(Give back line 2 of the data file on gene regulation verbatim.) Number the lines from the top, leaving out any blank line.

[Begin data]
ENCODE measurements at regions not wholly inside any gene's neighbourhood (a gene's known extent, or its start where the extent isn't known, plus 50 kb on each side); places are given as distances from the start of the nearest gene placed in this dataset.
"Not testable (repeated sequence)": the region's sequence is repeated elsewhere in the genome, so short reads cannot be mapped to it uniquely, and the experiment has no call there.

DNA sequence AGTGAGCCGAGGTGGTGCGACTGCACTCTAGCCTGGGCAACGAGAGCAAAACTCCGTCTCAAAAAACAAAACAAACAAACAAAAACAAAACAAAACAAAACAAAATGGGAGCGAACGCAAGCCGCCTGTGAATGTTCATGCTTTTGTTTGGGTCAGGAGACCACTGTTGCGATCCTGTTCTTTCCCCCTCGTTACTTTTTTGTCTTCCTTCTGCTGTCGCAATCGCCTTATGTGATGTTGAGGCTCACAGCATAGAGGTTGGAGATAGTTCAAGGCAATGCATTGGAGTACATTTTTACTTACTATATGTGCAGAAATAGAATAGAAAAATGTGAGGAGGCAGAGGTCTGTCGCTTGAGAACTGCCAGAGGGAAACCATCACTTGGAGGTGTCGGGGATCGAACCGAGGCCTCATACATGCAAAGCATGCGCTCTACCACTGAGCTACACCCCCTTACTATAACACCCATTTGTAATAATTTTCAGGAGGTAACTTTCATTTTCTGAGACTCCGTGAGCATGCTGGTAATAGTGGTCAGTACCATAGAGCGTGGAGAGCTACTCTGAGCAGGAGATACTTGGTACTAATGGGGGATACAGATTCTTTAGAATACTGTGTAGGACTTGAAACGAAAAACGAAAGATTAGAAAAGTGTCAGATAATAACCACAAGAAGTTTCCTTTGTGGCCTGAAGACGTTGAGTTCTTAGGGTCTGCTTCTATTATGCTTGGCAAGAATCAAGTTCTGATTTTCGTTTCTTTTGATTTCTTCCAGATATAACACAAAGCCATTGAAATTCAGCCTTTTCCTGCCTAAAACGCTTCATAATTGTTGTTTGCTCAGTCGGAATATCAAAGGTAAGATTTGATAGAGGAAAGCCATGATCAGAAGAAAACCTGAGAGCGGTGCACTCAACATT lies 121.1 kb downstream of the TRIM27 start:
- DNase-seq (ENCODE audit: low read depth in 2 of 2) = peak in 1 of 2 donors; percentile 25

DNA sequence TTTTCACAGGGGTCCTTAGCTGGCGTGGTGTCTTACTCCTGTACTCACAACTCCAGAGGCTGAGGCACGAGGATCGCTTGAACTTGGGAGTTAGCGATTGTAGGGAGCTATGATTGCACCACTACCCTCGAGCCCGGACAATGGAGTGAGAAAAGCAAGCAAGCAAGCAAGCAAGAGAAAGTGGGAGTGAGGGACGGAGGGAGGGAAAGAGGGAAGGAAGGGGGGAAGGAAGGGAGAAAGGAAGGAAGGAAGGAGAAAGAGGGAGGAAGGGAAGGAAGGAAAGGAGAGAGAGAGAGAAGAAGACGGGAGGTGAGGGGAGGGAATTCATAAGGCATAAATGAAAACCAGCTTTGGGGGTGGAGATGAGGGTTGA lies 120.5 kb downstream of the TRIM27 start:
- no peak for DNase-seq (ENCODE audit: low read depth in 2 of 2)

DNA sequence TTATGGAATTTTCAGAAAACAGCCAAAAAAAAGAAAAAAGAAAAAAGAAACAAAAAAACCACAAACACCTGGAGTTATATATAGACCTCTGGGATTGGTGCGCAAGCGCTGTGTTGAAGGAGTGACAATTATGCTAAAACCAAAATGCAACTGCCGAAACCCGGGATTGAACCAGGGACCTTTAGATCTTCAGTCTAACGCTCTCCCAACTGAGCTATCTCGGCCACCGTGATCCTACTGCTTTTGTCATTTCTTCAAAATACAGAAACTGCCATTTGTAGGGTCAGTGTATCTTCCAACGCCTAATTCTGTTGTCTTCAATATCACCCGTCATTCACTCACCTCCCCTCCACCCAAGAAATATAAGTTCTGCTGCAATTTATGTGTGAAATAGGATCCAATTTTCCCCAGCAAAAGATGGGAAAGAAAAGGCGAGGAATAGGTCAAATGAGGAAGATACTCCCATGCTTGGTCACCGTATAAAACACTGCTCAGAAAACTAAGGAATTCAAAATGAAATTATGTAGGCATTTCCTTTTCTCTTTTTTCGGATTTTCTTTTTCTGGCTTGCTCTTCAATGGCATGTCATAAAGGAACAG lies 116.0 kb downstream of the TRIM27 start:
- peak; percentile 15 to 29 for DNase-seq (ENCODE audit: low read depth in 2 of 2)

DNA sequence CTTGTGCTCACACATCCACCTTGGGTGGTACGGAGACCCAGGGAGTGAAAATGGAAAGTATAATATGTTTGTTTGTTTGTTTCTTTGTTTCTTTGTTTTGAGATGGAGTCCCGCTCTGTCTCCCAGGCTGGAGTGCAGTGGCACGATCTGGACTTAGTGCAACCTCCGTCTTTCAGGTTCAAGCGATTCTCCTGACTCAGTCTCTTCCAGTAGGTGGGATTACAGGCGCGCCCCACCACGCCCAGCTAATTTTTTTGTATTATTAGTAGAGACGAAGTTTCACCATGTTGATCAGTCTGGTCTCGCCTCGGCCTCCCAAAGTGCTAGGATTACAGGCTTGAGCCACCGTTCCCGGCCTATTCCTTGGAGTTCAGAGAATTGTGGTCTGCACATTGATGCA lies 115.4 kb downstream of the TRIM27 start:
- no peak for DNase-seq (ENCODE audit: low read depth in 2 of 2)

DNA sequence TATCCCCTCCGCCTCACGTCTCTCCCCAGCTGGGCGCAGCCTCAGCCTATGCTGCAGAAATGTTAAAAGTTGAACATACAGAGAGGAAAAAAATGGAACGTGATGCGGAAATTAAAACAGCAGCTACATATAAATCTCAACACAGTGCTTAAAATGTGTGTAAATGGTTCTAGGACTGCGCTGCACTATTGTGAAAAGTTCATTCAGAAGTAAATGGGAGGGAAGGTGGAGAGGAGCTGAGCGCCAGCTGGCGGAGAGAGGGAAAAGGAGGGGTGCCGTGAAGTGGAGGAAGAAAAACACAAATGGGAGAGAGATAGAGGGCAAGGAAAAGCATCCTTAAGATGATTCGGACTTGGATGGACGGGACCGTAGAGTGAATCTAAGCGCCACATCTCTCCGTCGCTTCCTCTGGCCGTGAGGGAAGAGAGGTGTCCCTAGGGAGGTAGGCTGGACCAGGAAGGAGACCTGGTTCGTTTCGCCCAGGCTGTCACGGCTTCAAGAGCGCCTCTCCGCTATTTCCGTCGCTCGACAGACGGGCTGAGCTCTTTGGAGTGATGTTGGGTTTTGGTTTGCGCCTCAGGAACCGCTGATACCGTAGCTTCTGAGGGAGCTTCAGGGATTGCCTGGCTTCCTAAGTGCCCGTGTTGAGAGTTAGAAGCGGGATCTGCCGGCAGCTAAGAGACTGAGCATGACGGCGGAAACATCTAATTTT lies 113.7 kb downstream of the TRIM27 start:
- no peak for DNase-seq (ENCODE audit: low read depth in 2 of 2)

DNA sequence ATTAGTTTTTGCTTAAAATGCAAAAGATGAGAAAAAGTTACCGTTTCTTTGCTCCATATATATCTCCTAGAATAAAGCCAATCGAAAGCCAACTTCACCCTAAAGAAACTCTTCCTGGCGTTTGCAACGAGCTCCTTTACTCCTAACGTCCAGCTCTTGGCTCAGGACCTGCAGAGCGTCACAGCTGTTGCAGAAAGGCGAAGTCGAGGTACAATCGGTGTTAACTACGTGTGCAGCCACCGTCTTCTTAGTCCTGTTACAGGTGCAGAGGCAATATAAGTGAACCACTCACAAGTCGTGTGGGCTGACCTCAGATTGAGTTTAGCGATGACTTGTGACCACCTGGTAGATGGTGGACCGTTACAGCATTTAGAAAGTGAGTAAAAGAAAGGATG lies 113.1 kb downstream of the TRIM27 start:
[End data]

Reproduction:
"Not testable (repeated sequence)": the region's sequence is repeated elsewhere in the genome, so short reads cannot be mapped to it uniquely, and the experiment has no call there.